Oil uptake during potato slice frying

2018-05-17T16:19:14Z (GMT) by Michael H. Gamble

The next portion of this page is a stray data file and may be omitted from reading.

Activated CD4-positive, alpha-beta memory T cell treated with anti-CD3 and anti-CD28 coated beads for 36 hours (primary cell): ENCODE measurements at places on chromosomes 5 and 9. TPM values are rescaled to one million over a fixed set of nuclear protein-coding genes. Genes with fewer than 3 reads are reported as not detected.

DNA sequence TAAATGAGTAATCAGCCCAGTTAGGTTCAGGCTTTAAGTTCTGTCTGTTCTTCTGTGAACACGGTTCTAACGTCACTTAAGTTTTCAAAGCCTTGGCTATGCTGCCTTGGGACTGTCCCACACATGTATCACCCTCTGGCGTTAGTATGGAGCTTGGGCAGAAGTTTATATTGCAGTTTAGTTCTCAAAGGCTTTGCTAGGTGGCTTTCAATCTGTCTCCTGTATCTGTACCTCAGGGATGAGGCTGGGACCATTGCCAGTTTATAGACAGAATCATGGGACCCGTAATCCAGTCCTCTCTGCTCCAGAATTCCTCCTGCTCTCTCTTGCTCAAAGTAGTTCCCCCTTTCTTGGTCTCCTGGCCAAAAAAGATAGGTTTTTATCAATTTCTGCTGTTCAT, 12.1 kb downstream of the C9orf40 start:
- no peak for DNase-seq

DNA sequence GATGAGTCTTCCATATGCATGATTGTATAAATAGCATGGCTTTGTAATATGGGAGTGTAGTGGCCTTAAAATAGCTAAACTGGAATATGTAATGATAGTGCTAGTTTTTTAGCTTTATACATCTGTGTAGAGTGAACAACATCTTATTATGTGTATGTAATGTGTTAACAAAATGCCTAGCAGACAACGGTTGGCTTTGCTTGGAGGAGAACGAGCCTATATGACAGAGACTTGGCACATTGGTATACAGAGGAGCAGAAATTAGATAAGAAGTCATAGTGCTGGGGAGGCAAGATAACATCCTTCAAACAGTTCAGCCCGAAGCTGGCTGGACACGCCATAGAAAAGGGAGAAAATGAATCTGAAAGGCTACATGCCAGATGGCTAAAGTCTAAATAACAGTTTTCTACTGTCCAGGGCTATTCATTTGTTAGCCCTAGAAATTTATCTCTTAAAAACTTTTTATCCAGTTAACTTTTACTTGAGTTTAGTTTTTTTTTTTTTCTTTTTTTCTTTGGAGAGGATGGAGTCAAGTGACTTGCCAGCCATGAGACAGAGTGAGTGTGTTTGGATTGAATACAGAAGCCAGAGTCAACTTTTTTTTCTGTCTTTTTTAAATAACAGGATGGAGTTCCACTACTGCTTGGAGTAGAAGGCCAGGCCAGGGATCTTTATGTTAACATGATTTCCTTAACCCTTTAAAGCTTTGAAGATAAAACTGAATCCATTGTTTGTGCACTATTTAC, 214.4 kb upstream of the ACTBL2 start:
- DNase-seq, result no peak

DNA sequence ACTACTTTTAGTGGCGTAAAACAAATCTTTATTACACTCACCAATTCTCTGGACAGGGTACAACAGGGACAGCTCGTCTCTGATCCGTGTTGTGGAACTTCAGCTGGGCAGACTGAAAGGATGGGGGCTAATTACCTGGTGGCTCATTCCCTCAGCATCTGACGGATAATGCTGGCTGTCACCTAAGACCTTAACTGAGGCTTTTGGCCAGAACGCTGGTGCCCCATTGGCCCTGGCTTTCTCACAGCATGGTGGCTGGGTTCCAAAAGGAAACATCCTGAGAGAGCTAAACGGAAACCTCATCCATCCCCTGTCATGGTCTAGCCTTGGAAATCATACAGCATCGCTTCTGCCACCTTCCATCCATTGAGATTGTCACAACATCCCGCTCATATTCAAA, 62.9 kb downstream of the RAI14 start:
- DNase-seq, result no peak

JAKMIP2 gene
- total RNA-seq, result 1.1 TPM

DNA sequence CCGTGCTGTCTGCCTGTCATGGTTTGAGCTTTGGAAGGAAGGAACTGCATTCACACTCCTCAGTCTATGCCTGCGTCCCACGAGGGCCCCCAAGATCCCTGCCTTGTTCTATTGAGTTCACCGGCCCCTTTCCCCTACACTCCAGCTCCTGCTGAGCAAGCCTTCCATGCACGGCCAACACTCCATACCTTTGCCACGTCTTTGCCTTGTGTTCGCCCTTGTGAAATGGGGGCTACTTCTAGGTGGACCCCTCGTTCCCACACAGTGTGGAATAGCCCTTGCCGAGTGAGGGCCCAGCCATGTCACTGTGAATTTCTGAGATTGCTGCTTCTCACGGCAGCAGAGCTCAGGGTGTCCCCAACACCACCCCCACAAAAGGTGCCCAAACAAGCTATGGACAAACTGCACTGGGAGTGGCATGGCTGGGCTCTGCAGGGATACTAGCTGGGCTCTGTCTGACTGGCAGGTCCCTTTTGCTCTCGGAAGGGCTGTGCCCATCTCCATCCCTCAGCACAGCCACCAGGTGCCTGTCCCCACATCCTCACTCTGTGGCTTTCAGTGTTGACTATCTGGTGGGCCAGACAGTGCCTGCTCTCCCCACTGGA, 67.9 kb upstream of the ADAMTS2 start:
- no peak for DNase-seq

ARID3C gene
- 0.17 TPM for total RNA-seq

This work was carried out to determine and quantify the mechanism whereby oil was transferred into potato slices during frying. At the same time processing variables were identified and examined to determine the effect of each variable on oil uptake. Samples of potatoes of the variety Record UK were sliced, using a commercial slicer, and fried in "Sizzle", a 50:50 blend of hydrogenated soya and palm oils. The moisture loss / oil uptake was examined at 145°C, 165°C, 185°C by frying samples for 0–5 minutes at 30 second intervals. It was found that oil uptake, a temperature independent effect in the range examined, was related to moisture loss and that moisture loss was a diffusion controlled process. Mass transfer data were analysed to determine the diffusion coefficients at each of the three frying temperatures. Thermal changes in the frying medium and in the core of the slices were measured to examine the heat transfer process during frying and its relationship to mass transfer. Attempts were made to determine the process of thermal transfer and thermal diffusivities were calculated using the unsteady state heat transfer equations. The thermal changes occurring were not able to be characterised in any simplified form. The processing variables of frying time (0–5 minutes), temperature (145°C–185°C), slice thickness (40–70 thousandths of an inch) and initial solids content (20–24.4%) were used to examine the effect of each variable on the yield of product and its oil content. Use of equations included allow oil uptake to be modified by determined amounts by controlling initial solids content or slice thickness. Frying process modifications are suggested to exploit the determined effects of pre-fry drying and salt blanching to lower oil uptake. Pre-fry drying using hot air or microwave processing will reduce the final oil content by known amounts depending on the drying operation time. A freeze drying process will increase oil uptake also by a known amount. The effect of blanching on oil uptake was measured using time (1–4 minutes), temperature (60–80 °C) ionic component (sodium and calcium cations) and ionic concentration (0–2.0 M) as variables. Salt blanching in solutions of sodium or calcium chloride will reverse the trend in oil uptake increase identified in hot water blanching. Throughout the course of the work structural changes were examined by microscopic analysis of sections taken using a cryostatic ultramicrotome. Sections were differentiated using vapour stains such as iodine and osmic acid. To locate oil in the prepared slices a technique was developed in the laboratory involving frying in oil containing 0.5g litre-1 of the lipo-selective stain oil Red O. Photographs and photomicrographs are included in this report.